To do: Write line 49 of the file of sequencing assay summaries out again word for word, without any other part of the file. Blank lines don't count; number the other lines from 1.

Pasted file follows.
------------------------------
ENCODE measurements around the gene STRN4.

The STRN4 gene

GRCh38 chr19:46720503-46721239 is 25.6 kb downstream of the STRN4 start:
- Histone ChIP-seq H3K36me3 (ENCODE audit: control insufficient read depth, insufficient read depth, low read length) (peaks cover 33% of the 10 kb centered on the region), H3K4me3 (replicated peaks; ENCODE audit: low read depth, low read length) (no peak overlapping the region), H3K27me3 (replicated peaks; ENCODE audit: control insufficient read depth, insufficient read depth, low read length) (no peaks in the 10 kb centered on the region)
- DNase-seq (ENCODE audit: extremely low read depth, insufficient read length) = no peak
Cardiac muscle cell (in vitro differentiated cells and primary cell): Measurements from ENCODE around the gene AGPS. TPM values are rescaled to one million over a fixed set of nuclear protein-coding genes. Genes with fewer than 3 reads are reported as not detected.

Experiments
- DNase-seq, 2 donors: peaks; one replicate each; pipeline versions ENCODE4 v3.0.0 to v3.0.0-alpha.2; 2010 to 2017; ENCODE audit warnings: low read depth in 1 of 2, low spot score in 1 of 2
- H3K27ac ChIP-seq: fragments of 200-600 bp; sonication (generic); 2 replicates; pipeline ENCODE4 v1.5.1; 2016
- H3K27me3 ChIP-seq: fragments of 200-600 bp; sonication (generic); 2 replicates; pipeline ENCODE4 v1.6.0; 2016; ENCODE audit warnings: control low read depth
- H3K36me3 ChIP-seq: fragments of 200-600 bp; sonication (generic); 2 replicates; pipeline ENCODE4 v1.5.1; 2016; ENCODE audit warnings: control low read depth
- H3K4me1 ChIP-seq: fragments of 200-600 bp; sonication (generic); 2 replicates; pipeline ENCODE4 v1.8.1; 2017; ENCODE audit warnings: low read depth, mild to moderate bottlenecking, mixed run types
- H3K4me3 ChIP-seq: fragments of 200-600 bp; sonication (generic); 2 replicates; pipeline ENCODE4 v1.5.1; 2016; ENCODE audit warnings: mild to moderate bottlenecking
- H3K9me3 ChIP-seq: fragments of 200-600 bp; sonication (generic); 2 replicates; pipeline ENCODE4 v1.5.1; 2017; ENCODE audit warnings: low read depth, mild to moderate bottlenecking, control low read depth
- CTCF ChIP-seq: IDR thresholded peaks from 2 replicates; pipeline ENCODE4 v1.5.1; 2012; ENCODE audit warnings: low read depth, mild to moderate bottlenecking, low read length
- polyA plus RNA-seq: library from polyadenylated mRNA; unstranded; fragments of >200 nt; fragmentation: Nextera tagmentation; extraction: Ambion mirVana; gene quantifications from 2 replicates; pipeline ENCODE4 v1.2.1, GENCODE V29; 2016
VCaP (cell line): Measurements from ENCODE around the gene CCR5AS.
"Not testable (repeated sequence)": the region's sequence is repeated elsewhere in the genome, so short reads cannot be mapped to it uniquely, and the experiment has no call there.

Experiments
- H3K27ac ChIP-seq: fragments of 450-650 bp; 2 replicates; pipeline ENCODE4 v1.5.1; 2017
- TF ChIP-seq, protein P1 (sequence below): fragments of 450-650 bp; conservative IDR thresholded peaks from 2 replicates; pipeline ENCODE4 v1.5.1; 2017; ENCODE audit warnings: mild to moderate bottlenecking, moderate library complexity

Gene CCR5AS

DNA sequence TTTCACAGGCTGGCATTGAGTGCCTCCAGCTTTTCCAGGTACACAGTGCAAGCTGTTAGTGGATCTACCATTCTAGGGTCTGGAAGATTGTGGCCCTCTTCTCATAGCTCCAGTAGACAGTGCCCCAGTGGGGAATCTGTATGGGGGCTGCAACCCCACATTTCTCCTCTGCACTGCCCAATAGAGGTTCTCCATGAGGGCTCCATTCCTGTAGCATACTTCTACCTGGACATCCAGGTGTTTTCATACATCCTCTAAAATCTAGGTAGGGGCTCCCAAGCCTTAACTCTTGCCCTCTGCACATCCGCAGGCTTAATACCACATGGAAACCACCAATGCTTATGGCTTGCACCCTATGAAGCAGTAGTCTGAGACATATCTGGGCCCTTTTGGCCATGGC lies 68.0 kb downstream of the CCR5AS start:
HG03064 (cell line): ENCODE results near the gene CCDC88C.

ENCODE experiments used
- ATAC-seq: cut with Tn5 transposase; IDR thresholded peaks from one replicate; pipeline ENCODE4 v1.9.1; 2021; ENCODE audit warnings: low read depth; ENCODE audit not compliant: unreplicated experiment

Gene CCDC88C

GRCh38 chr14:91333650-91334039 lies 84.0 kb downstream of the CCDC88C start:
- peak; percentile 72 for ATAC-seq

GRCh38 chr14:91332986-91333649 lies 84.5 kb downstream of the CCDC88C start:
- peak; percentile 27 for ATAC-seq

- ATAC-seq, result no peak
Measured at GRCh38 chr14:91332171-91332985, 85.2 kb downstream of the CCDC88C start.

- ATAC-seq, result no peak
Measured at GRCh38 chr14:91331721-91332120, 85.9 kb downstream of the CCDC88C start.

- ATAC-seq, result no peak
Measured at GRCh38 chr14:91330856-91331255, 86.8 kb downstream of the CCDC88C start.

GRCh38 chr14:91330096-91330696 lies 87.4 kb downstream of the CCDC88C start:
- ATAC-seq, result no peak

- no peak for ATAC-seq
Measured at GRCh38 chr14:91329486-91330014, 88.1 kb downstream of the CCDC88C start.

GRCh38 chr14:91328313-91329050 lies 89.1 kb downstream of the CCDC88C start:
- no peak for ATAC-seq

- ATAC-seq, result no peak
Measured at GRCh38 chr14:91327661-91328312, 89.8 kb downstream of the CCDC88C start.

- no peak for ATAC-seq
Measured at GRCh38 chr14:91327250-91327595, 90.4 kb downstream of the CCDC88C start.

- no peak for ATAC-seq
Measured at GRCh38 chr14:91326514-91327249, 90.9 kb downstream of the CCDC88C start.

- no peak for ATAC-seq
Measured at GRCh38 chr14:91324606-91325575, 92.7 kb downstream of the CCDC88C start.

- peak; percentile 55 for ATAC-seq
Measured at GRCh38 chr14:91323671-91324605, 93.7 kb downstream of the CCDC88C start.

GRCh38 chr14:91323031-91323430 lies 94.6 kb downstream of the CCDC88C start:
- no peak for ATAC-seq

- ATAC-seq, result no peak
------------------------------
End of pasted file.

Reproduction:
Measured at GRCh38 chr14:91326514-91327249, 90.9 kb downstream of the CCDC88C start.